I can’t help wondering what R. L. Carver was like as a person. What their hopes, dreams and ambitions were. Did they love comics or was this just a job to them?

About ten years ago, with the help of my friend Mike Howlett, author of The Weird World of Eerie Publications, I wrote an article for This Is Horror about Bill Alexander, another artist who’d been lost in the mists of time. As a result, his widow reached out to me on social media. So I contacted Down the Tubes, to share this story, and to post one of the comic stories I found, in the hopes that one of Carver’s surviving relatives, or an old friend, might step forward with more information.

I also want to share the work of this unrecognised creator with a wider audience, because I think it warrants another look. If you have any info about R. L. Carver, or know anything about these stories, such as if they were printed elsewhere, either in the US or abroad, I’d love to hear from you.

Here then, is one of the stories attributed to R. L. Carver, it’s called Sign of the Crimes, and it’s a strange little story, to be sure, somewhat in the vein of Heinrich Hoffman’s Struwwelpeter.


Jasper Bark

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"Sign of the Crimes" by R. L. Carver - Page 1
"Sign of the Crimes" by R. L. Carver - Page 2
"Sign of the Crimes" by R. L. Carver - Page 3
"Sign of the Crimes" by R. L. Carver - Page 4
"Sign of the Crimes" by R. L. Carver - Page 5
"Sign of the Crimes" by R. L. Carver - Page 6
"Sign of the Crimes" by R. L. Carver - Page 7

Jasper Bark finds writing biographies, and talking about himself in the third person, faintly embarrassing. Telling you he’s won a This Is Horror Award, A Splatterpunk Award and been nominated for a British Fantasy Award and a Bram Stoker Award just sounds like boasting.

Jasper Bark

As does the fact that he’s written ten novels including the critically acclaimed Draw You In trilogy, eight novellas and two collections of short stories. Then he has to mention the huge number of comics and graphic novels he’s written for European and American markets, such as Beyond Lovecraft and Bloodfellas, and he just wants to curl up and die. Especially as he won an Educational Readers’ Award for his Battle Cries series and was nominated for an Eagle Award.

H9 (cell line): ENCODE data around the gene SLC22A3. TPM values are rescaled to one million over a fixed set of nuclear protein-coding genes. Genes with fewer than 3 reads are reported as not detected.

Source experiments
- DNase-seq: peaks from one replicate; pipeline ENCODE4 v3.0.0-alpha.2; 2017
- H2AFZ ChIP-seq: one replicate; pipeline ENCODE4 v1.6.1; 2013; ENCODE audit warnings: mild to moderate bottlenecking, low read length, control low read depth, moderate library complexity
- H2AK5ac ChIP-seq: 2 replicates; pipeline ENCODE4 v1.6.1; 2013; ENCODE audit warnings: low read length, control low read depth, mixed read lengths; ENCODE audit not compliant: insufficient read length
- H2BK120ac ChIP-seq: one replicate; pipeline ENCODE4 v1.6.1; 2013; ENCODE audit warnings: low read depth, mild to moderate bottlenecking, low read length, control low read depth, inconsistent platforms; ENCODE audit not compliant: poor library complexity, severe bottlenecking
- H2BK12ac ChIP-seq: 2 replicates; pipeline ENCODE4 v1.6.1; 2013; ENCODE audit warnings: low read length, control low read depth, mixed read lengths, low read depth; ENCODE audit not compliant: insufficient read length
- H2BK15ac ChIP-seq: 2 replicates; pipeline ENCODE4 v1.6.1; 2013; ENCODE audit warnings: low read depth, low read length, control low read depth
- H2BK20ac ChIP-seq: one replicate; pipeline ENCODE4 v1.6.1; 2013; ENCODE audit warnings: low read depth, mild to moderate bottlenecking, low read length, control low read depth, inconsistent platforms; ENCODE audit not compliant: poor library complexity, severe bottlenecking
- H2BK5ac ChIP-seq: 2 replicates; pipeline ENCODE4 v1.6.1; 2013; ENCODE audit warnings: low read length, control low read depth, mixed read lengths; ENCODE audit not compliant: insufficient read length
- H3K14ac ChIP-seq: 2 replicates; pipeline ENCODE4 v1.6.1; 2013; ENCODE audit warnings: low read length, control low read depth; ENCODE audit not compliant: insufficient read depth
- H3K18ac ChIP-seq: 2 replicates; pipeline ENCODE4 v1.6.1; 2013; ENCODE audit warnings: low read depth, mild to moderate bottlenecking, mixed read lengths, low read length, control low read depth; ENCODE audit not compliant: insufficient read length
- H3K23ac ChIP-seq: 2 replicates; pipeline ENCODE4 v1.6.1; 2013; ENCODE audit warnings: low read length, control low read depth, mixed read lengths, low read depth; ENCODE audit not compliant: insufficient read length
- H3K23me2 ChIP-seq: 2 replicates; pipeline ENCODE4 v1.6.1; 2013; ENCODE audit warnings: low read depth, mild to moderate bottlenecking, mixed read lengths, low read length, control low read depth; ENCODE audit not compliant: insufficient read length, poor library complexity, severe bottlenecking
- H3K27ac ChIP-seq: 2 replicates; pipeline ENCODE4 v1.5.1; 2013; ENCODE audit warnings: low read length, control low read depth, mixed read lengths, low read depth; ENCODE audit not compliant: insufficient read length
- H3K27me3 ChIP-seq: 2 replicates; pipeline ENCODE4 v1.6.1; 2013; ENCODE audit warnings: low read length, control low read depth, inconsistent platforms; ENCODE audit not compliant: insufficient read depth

He’s awfully uncomfortable discussing his previous careers as a national film and music journalist, a cable TV presenter and a Fringe First Award winning stand up. Maybe he’s too British, or maybe he just needs a good enema, but he’s glad this bio is now over.

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Beyond Lovecraft (available here, AmazonUK Affiliate Link) is an anthology featuring three tales of cosmic horror that explore the secret history of the Cthulhu mythos, and the terrible truths to be found when we stray outside the bounds of everyday reality.

The Elder Gods have risen and reclaimed the Earth. In the apocalypse that follows a tiny band of human survivors find a way to access the fabled library of the Yith, an alien archive containing the history of the entire universe. As they search for a way to vanquish their conquerors they uncover untold tales and make a revelation so disturbing it challenges their whole existence…

“When there’s no room left in hell, the dead will turn to crime.” In Bloodfellas (available here, AmazonUK Affiliate Link), Boardwalk Empire meets The Walking Dead. Zombie Gangsters take over the streets of Prohibition era USA. A horror-crime mash up available from Markosia…

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Categories: Comics, Creating Comics, downthetubes News, Features, US Comics

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5 replies

  1. Looks like a modern comic trying to look like a 50s/60s book – lettering looks digital and the colours are too good! Among other stylistic things.

    • I immediately thought the same thing as Daniel Rachael even before reading it, the lettering looks digital and the colours are modern trying to look like Ben-Day printing.

      It’s also very lightly written for a 50s/60s story, those captions are far too brief for the style of the era. This kind of story that was told in 3 pages back then, not 7.

      I’d guess it’s some fakery. Be interesting to hear what happens next.

  2. Very enjoyable story, even if I’m not entirely convinced it wasn’t actually drawn recently, as a late April Fool’s gag. One error I noted. You said Chilling #6 didn’t exist, but Chilling had 11 issues, including issue #6. However there was no Weird Chills #4, (from 1954) as you stated correctly, as it ceased publication with issue #3.

  3. Late April fools?